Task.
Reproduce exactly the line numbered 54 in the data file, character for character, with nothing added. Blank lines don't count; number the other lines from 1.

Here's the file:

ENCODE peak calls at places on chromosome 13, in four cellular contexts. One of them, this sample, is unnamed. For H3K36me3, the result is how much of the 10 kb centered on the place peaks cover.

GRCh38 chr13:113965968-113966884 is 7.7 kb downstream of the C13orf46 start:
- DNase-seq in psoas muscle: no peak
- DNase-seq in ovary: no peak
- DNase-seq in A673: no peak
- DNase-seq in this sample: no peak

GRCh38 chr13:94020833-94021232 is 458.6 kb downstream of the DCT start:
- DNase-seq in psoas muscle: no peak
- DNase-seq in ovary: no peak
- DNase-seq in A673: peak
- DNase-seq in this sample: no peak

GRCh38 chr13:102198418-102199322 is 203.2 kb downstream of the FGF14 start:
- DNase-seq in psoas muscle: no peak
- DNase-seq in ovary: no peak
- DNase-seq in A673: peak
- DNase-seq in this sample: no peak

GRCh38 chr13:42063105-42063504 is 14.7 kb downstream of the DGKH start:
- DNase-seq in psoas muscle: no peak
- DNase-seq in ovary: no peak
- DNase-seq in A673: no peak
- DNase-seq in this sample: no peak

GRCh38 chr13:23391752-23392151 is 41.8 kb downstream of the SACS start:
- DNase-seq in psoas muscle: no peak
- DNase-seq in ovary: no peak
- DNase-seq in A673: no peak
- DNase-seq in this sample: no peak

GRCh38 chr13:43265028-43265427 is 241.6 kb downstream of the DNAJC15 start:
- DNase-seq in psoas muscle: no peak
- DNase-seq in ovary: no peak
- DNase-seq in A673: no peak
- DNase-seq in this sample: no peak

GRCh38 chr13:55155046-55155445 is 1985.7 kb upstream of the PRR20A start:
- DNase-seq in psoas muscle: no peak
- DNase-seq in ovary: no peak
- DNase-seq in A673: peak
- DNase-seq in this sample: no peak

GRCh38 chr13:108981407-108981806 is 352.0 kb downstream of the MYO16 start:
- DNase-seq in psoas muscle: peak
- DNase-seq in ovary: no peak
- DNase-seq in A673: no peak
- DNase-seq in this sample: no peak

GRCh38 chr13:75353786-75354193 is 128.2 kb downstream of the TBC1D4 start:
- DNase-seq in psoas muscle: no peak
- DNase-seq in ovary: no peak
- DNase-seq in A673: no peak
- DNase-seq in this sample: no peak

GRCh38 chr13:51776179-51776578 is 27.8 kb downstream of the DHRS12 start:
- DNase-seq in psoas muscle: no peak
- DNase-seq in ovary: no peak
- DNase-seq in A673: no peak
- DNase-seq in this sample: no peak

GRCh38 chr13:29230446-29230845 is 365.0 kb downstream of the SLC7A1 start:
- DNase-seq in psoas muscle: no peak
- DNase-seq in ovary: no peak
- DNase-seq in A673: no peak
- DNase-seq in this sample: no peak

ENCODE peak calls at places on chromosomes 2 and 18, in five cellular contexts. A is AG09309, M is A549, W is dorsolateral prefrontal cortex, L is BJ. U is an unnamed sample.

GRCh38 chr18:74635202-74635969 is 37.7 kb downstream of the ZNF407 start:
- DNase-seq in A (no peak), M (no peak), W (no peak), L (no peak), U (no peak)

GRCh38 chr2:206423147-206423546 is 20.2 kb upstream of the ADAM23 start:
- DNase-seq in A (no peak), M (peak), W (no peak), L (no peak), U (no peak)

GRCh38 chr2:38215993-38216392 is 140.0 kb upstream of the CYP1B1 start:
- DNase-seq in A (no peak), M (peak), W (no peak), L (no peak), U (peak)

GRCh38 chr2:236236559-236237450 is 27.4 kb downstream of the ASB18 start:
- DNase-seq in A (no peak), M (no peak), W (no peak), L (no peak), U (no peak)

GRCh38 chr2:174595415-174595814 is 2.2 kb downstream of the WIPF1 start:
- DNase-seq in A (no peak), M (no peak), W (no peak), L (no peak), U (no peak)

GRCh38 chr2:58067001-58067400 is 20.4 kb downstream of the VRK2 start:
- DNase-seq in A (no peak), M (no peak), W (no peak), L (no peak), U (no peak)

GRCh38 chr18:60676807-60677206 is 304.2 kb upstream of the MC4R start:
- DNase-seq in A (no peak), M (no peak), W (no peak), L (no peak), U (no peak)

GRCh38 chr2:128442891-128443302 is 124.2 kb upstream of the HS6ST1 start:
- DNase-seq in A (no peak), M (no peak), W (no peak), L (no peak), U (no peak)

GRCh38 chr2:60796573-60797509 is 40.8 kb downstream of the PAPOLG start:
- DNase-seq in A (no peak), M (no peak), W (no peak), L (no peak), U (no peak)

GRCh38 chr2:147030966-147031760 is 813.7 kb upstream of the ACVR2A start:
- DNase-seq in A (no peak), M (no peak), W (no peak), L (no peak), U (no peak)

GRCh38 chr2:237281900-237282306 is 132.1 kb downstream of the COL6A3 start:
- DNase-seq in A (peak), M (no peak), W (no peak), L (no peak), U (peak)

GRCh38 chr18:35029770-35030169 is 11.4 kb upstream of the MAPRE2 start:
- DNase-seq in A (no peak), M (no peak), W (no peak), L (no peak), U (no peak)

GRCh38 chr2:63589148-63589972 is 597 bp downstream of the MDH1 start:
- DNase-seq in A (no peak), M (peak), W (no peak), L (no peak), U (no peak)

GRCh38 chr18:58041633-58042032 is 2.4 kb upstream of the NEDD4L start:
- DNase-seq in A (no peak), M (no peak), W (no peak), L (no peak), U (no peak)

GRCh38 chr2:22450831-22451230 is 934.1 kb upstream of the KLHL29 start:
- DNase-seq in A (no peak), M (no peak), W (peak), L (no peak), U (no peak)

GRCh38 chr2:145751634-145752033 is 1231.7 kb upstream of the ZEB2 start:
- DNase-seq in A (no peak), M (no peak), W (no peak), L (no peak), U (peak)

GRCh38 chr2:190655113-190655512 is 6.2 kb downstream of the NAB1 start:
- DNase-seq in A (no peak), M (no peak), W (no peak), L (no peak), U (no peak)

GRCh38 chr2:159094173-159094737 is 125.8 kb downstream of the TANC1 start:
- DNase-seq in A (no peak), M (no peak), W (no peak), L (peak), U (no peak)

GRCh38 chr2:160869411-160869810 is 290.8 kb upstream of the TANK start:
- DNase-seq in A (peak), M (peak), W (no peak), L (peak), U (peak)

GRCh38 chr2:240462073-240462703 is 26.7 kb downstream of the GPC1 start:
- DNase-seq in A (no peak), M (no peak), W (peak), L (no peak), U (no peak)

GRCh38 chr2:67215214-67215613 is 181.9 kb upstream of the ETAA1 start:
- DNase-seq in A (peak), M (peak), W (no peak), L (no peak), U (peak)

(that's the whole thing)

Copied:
- DNase-seq in ovary: no peak